Barren Earth - A Complex Of Cages album review

Dark Finnish prog with a psych metal spirit

Barren Earth - A Complex Of Cages album artwork

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A meeting of minds from some of Finland’s most inventive metal bands, Barren Earth have steadily moved away from their progressive death roots and into more esoteric territory. The band’s core sound remains intact from 2015’s On Lonely Towers, but their fifth full-length feels more refined, the brutal moments serving as necessary punctuation, rather than sonic bedrock. New keyboardist Antti Myllinen has slotted in seamlessly, the buzz and throb of analogue organs bringing warmth to what are otherwise spiky and unpredictable songs. Faroese vocalist Jón Aldará puts in a bravura performance too, most notably on the 10-minute Solitude Pith. A claustrophobic fever dream with swivel-eyed psychedelic overtones and a bombastic chorus, its mid-section sounds like Red-era Crimson playing Kashmir in space, before morphing into an imperious groove worthy of Opeth. The album ends with the folk-tinged, glassy serenity of Withdrawal, a masterclass in melodrama driven by Aldará’s howls of anguish. It’s another indication that Barren Earth’s future lies deep in prog’s mesmerising mire, and that Finnish metal’s adventurous instincts are alive and well.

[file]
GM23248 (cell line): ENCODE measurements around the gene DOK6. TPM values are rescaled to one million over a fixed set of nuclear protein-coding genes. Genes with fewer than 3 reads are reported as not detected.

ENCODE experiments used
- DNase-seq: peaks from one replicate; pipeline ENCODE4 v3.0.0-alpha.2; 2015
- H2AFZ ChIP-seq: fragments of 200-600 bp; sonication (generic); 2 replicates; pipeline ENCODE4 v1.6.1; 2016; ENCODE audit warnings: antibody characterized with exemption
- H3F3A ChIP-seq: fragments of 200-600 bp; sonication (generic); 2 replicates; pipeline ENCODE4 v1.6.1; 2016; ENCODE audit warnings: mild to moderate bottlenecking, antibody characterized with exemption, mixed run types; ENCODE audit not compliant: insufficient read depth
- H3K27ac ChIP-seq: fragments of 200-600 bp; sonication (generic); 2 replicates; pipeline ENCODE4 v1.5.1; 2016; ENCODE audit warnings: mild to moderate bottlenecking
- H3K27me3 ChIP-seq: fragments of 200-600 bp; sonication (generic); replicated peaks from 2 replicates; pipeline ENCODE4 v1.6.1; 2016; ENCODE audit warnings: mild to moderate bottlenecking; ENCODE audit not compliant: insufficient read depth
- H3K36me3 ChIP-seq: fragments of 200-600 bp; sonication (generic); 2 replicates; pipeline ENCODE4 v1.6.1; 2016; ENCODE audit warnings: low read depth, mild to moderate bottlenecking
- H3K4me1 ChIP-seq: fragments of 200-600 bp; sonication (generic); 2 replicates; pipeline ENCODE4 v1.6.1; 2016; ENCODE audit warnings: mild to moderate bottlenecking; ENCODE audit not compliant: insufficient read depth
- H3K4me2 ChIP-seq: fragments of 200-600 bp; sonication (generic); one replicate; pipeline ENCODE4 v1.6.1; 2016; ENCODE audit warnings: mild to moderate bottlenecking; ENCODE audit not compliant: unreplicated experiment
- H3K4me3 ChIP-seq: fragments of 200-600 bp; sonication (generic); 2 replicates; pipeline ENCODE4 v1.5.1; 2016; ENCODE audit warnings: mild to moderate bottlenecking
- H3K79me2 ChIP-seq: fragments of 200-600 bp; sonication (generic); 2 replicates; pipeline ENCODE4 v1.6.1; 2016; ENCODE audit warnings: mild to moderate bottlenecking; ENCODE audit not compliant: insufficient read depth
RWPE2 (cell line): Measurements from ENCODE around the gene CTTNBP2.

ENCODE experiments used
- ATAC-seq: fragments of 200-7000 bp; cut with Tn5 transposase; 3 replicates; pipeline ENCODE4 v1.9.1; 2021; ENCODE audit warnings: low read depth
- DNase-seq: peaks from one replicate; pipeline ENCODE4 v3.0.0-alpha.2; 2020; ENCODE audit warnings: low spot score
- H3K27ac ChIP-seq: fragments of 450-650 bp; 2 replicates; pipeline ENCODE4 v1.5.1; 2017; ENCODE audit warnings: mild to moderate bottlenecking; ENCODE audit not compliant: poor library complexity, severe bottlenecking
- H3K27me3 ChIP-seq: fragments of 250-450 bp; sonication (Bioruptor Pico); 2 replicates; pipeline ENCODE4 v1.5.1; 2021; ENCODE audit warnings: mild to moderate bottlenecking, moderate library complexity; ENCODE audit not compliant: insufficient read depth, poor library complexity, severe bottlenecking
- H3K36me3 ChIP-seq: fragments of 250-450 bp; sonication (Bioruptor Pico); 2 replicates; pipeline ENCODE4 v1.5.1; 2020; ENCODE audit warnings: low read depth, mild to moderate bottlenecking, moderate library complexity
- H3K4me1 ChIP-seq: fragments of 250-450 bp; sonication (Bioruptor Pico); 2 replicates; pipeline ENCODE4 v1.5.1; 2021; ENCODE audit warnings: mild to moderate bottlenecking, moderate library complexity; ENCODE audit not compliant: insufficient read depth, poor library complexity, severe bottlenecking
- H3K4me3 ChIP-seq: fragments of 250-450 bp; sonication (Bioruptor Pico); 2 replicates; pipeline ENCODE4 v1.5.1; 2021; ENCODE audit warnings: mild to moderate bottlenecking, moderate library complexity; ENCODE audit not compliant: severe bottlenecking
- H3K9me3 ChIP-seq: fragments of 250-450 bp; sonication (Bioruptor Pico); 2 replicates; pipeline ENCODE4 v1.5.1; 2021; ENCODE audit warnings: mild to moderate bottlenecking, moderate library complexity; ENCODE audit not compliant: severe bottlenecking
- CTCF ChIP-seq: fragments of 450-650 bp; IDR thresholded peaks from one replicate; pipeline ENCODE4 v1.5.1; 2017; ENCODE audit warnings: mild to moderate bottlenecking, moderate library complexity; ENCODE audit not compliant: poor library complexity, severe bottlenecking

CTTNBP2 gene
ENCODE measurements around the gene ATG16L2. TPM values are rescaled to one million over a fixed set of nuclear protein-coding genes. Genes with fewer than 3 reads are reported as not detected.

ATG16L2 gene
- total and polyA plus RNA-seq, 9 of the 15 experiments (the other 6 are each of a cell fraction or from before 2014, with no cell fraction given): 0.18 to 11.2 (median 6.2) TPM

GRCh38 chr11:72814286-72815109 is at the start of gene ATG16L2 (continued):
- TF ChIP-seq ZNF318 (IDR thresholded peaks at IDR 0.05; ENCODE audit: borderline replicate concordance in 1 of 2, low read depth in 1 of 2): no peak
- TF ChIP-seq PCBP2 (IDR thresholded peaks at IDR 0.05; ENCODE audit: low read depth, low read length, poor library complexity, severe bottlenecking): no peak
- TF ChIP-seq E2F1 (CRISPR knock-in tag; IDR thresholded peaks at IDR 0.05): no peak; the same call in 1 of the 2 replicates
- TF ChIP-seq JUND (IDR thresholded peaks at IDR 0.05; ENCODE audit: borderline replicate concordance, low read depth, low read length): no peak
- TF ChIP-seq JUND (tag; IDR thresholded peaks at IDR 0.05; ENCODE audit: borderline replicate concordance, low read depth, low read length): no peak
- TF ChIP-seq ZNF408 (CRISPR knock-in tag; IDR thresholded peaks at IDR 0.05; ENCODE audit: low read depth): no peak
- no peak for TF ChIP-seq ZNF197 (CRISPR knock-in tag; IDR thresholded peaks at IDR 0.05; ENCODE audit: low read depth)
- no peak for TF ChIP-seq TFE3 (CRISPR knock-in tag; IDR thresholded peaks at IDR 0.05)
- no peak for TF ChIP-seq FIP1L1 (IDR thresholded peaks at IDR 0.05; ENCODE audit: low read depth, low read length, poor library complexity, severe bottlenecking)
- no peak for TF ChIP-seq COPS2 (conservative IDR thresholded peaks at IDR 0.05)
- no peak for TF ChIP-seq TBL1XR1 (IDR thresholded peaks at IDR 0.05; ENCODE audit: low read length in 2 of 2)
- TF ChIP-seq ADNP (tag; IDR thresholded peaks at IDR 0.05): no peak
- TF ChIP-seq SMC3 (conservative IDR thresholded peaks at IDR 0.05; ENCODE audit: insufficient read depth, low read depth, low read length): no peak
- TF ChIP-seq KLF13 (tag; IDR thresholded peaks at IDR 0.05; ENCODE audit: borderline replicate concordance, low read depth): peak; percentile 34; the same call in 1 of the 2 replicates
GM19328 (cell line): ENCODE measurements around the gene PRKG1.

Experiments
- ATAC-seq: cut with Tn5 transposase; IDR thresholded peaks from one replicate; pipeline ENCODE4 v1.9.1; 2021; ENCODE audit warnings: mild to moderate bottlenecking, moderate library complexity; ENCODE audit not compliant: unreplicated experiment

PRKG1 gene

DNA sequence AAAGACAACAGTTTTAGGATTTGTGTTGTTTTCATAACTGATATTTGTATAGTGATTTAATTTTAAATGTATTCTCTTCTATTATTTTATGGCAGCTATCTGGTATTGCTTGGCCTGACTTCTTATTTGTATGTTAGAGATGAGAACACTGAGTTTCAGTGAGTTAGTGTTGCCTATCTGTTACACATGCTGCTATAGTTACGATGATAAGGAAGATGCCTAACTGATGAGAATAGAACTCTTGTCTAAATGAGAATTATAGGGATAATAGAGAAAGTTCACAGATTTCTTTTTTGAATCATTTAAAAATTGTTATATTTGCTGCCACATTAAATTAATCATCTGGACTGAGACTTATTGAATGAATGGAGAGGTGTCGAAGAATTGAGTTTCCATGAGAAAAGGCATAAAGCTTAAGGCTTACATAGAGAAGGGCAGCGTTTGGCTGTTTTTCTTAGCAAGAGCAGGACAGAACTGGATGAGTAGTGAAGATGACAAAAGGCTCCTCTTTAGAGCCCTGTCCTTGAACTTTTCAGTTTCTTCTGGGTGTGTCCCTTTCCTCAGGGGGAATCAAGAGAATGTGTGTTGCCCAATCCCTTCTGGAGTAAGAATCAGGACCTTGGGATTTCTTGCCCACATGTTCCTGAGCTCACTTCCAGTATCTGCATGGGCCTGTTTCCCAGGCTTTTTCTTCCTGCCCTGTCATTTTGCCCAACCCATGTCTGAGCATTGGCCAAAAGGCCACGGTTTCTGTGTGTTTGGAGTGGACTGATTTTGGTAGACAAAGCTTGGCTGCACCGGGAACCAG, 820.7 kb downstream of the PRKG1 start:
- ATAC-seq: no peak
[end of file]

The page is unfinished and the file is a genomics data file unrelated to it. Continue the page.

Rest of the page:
Dom Lawson has been writing for Metal Hammer and Prog for over 14 years and is extremely fond of heavy metal, progressive rock, coffee and snooker. He also contributes to The Guardian, Classic Rock, Bravewords and Blabbermouth and has previously written for Kerrang! magazine in the mid-2000s.